First I installed Android Studio. When it started I set an option to create the application with Native C++ support and Android NDK was automatically installed to C:\Users\AppData\Local\Android\Sdk\ndk-bundle, also I added Android-19 API level and somehow CMake was installed to C:\Users\AppData\Local\Android\Sdk\cmake\3.6.4111459. Then in QT Creator I opened Tools->Options->Devices->Android and specified the following paths:
If Android support is enabled in MS VS2015, it installs Android SDK without Google Play Services and I did not find an option in SDK Manager that installs them. When I started “C:\Program Files (x86)\Android\android-sdk\SDK Manager.exe” with admin privileges, it automatically offered to install some 9 packages:
Below I provided parameters of three Android phones I tested my Lines game with:
Screen Resolution column contains the information in the following format: <logical resolution> (<physical resolution>/<physical height available for applications in portrait orientation>.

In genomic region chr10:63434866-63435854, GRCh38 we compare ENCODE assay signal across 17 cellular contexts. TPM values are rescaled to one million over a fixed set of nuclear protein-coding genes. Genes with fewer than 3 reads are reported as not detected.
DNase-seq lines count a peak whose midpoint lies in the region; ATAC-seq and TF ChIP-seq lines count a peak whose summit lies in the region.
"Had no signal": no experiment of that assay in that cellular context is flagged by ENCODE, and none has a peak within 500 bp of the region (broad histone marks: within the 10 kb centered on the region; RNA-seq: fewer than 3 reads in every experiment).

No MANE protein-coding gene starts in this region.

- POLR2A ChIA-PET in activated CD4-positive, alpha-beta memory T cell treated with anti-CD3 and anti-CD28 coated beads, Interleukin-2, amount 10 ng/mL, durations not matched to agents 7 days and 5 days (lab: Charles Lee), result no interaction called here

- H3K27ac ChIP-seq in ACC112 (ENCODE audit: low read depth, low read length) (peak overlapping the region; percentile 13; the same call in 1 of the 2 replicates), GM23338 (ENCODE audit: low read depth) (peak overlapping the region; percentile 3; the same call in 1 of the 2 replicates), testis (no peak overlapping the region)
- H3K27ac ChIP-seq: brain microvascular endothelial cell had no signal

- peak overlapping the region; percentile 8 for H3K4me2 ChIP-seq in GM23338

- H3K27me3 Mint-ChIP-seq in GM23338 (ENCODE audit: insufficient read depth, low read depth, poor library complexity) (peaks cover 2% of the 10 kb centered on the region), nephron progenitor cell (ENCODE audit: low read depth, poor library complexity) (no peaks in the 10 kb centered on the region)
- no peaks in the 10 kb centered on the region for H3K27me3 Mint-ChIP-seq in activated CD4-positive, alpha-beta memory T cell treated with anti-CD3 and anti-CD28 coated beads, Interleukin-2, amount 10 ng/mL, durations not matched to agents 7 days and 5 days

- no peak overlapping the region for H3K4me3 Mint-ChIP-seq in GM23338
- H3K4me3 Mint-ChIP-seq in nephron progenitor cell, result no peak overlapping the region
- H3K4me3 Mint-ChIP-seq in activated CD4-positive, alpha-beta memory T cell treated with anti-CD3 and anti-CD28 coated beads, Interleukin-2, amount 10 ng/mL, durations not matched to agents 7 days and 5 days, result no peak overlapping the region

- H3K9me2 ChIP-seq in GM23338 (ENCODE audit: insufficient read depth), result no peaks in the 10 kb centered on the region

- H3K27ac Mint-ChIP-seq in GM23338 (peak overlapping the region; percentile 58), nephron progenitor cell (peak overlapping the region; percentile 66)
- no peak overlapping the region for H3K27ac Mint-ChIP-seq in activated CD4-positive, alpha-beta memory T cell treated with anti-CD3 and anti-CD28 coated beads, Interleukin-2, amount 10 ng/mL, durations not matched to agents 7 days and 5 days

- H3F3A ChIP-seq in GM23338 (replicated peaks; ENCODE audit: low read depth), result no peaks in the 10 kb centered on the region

DPIs with ‘~’ sign are measured manually because QT (or some Android API) provides incorrect Screen Size.
VS2015 has an exciting ability to debug a C++ application on Android Emulator, but in this article I will talk about no less exciting and more time expensive ability to debug a C++ application on a real Android device. The first thing we need to spend the time with is figuring out how to enable USB debugging mode on our Android device. On my ASUS Zenfone I need to go to Settings->About->Software Information and tap on Build Number 7 times, after that I have USB debugging check box in Settings->Developer Options that I should tap as well:
Cross platform (Android, iOS, UWP) OpenGLES 2 application can be easily created in VS2015 using “OpenGLES 2 Application (Android, iOS, Windows Universal)” project template: